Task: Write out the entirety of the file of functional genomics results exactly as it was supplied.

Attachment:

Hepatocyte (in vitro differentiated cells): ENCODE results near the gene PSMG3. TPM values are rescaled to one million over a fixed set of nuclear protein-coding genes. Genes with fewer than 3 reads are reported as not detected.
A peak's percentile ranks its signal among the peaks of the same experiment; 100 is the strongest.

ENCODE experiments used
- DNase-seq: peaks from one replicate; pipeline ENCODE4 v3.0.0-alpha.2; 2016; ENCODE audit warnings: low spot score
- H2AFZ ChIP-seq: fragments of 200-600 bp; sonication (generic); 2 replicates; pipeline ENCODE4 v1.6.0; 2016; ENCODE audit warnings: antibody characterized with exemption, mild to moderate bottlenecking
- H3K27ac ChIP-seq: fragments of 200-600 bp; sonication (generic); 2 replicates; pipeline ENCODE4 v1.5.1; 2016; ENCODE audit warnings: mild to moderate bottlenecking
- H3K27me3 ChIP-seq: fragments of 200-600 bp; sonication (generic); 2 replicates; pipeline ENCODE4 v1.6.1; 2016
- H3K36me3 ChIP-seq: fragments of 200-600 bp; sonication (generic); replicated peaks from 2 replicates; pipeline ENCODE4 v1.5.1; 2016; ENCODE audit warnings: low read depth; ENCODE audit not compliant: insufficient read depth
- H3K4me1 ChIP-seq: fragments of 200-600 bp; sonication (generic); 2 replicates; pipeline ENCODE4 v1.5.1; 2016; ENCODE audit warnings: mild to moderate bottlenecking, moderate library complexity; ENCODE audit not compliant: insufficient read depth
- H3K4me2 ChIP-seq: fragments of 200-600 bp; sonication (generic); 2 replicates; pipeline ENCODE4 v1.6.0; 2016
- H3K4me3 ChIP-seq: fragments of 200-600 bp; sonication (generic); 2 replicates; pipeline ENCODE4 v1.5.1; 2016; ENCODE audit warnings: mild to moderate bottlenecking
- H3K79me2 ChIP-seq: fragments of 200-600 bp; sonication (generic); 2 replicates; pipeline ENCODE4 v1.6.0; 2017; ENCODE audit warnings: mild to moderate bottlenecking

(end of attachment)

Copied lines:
Hepatocyte (in vitro differentiated cells): ENCODE results near the gene PSMG3. TPM values are rescaled to one million over a fixed set of nuclear protein-coding genes. Genes with fewer than 3 reads are reported as not detected.
A peak's percentile ranks its signal among the peaks of the same experiment; 100 is the strongest.

ENCODE experiments used
- DNase-seq: peaks from one replicate; pipeline ENCODE4 v3.0.0-alpha.2; 2016; ENCODE audit warnings: low spot score
- H2AFZ ChIP-seq: fragments of 200-600 bp; sonication (generic); 2 replicates; pipeline ENCODE4 v1.6.0; 2016; ENCODE audit warnings: antibody characterized with exemption, mild to moderate bottlenecking
- H3K27ac ChIP-seq: fragments of 200-600 bp; sonication (generic); 2 replicates; pipeline ENCODE4 v1.5.1; 2016; ENCODE audit warnings: mild to moderate bottlenecking
- H3K27me3 ChIP-seq: fragments of 200-600 bp; sonication (generic); 2 replicates; pipeline ENCODE4 v1.6.1; 2016
- H3K36me3 ChIP-seq: fragments of 200-600 bp; sonication (generic); replicated peaks from 2 replicates; pipeline ENCODE4 v1.5.1; 2016; ENCODE audit warnings: low read depth; ENCODE audit not compliant: insufficient read depth
- H3K4me1 ChIP-seq: fragments of 200-600 bp; sonication (generic); 2 replicates; pipeline ENCODE4 v1.5.1; 2016; ENCODE audit warnings: mild to moderate bottlenecking, moderate library complexity; ENCODE audit not compliant: insufficient read depth
- H3K4me2 ChIP-seq: fragments of 200-600 bp; sonication (generic); 2 replicates; pipeline ENCODE4 v1.6.0; 2016
- H3K4me3 ChIP-seq: fragments of 200-600 bp; sonication (generic); 2 replicates; pipeline ENCODE4 v1.5.1; 2016; ENCODE audit warnings: mild to moderate bottlenecking
- H3K79me2 ChIP-seq: fragments of 200-600 bp; sonication (generic); 2 replicates; pipeline ENCODE4 v1.6.0; 2017; ENCODE audit warnings: mild to moderate bottlenecking